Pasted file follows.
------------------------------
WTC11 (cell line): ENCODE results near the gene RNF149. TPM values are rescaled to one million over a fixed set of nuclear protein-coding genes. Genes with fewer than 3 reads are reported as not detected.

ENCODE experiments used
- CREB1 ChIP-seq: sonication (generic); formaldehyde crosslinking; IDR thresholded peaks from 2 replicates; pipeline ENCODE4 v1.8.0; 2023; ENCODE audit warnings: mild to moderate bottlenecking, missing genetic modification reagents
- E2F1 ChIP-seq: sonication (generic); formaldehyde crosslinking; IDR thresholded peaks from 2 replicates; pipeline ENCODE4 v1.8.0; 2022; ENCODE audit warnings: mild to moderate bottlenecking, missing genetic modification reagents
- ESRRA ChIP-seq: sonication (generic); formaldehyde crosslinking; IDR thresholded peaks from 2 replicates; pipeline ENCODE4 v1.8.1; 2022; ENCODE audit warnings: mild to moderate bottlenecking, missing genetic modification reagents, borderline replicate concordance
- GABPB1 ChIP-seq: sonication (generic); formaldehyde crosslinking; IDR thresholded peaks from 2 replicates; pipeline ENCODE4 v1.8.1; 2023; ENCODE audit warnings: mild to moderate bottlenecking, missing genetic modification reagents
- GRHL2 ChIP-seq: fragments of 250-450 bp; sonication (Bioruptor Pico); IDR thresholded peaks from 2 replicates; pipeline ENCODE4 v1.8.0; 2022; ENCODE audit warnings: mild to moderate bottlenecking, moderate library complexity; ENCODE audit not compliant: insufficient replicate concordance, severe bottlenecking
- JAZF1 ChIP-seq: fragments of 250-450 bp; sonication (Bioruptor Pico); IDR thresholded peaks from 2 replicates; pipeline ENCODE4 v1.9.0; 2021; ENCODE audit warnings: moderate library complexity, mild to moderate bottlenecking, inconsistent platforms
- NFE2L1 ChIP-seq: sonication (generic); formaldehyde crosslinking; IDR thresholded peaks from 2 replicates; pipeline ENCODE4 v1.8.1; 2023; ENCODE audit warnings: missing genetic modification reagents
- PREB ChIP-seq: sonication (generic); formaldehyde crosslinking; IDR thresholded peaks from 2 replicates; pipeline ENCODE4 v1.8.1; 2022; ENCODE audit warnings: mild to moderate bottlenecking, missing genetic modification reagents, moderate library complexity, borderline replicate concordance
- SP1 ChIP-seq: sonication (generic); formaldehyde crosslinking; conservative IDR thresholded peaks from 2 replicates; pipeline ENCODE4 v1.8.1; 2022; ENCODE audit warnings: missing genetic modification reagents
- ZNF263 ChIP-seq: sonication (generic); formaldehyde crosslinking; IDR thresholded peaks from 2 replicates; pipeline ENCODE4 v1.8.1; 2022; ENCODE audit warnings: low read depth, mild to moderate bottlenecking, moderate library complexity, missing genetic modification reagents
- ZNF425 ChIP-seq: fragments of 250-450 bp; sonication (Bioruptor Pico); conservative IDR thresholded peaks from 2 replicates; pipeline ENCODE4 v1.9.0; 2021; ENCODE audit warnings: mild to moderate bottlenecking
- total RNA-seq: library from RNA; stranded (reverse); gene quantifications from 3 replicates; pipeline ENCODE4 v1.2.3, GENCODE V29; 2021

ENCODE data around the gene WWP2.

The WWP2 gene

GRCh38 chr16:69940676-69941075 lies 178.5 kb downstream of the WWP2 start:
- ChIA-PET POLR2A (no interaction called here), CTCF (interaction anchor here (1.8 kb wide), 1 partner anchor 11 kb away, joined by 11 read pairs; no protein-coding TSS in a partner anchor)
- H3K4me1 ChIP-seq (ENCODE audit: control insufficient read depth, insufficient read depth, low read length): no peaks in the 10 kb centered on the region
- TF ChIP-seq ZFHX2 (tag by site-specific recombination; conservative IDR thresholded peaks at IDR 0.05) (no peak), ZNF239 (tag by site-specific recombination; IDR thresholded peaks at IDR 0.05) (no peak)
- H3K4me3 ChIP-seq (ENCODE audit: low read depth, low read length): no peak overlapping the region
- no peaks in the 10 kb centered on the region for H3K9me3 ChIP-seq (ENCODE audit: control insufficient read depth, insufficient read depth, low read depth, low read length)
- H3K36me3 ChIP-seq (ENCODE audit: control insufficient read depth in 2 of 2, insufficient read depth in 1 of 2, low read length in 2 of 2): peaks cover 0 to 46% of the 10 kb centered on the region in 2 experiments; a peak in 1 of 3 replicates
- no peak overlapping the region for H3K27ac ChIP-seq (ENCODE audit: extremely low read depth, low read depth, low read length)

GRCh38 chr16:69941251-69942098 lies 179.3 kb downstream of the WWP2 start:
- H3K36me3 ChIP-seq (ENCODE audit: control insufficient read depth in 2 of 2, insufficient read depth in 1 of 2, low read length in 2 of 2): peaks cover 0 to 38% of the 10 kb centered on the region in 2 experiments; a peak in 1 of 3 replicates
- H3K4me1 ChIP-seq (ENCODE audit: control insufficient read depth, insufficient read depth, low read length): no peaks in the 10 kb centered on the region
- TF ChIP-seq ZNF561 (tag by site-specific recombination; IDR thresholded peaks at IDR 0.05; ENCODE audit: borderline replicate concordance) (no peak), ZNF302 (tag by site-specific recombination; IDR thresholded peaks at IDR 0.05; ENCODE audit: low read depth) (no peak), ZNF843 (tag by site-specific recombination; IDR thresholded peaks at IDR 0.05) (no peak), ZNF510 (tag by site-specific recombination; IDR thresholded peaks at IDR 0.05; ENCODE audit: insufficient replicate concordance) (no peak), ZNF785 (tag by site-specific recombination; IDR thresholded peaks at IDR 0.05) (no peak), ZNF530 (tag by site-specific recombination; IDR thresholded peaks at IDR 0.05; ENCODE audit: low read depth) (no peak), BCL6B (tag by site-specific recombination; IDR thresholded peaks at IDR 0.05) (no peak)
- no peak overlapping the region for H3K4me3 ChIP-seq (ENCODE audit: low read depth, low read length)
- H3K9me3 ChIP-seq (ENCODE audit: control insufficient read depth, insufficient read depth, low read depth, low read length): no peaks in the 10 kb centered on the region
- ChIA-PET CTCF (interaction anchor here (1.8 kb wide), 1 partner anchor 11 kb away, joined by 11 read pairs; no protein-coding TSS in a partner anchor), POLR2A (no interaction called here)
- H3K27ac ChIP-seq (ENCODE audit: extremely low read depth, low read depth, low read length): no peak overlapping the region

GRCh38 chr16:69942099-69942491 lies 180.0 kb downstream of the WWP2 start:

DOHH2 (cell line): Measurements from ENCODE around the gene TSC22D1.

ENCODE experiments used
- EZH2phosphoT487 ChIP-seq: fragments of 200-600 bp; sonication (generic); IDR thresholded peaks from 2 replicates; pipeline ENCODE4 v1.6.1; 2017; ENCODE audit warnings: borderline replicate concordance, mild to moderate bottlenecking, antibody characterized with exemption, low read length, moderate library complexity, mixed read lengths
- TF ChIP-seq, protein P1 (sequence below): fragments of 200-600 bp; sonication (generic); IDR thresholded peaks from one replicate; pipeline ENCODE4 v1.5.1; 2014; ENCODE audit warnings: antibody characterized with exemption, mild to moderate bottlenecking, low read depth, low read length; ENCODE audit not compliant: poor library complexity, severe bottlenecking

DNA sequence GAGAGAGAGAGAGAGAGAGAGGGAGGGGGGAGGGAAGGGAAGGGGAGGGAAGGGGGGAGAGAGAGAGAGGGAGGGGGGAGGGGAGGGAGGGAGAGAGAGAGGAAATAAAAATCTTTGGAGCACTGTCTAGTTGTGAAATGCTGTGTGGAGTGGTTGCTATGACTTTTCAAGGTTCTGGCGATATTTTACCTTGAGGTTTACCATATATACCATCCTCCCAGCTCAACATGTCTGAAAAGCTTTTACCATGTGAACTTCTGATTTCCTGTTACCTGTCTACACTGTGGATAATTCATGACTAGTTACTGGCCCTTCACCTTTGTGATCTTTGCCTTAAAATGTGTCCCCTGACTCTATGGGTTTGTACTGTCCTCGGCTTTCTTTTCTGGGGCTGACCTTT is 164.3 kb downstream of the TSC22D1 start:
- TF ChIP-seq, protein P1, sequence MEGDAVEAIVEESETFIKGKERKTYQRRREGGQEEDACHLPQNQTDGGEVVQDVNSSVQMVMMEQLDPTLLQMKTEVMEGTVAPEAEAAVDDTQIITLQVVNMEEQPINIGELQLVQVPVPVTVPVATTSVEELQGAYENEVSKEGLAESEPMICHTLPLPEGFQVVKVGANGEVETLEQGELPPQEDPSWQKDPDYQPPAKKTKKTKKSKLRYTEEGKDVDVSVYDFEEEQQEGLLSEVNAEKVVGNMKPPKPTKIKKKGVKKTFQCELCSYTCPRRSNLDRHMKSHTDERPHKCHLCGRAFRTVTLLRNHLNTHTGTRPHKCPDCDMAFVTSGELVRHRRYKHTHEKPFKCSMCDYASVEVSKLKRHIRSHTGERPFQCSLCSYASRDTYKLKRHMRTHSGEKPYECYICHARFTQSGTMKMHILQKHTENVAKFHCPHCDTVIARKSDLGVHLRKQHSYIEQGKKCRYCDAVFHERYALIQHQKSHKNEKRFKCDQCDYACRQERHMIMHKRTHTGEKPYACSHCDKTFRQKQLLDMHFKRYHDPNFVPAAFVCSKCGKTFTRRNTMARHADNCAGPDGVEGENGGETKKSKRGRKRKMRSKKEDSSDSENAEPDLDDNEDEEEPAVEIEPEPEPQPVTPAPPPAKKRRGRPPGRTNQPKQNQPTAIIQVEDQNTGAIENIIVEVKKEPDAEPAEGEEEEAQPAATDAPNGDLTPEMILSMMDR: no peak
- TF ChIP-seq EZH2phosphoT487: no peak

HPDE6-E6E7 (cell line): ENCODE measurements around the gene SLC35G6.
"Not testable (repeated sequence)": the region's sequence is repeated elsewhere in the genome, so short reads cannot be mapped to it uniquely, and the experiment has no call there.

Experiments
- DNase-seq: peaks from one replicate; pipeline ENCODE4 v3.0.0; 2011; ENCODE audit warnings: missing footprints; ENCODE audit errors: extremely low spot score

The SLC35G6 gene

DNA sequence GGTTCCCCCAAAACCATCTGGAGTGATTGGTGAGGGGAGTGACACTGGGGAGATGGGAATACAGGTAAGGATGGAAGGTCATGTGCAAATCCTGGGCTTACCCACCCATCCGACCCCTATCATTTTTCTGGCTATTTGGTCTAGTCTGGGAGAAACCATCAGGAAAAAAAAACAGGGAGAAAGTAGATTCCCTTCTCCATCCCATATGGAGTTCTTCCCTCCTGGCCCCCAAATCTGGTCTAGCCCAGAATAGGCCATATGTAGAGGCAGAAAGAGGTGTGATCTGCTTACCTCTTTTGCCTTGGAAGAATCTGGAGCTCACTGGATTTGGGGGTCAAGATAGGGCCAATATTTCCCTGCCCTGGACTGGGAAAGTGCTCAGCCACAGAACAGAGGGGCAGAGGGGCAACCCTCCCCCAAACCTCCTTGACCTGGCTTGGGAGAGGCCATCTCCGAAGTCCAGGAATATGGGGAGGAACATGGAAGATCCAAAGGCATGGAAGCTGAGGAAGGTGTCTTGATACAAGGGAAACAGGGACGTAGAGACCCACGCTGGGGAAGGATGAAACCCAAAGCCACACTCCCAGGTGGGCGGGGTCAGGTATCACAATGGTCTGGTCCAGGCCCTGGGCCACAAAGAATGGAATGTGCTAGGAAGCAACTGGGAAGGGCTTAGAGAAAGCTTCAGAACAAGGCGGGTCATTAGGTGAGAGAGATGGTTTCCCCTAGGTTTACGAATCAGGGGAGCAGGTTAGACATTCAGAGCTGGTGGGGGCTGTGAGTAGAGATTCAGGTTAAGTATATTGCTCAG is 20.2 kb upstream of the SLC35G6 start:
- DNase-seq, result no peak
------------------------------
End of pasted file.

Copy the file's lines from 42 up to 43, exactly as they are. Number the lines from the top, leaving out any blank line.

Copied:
"Not testable (repeated sequence)": the region's sequence is repeated elsewhere in the genome, so short reads cannot be mapped to it uniquely, and the experiment has no call there.

Experiments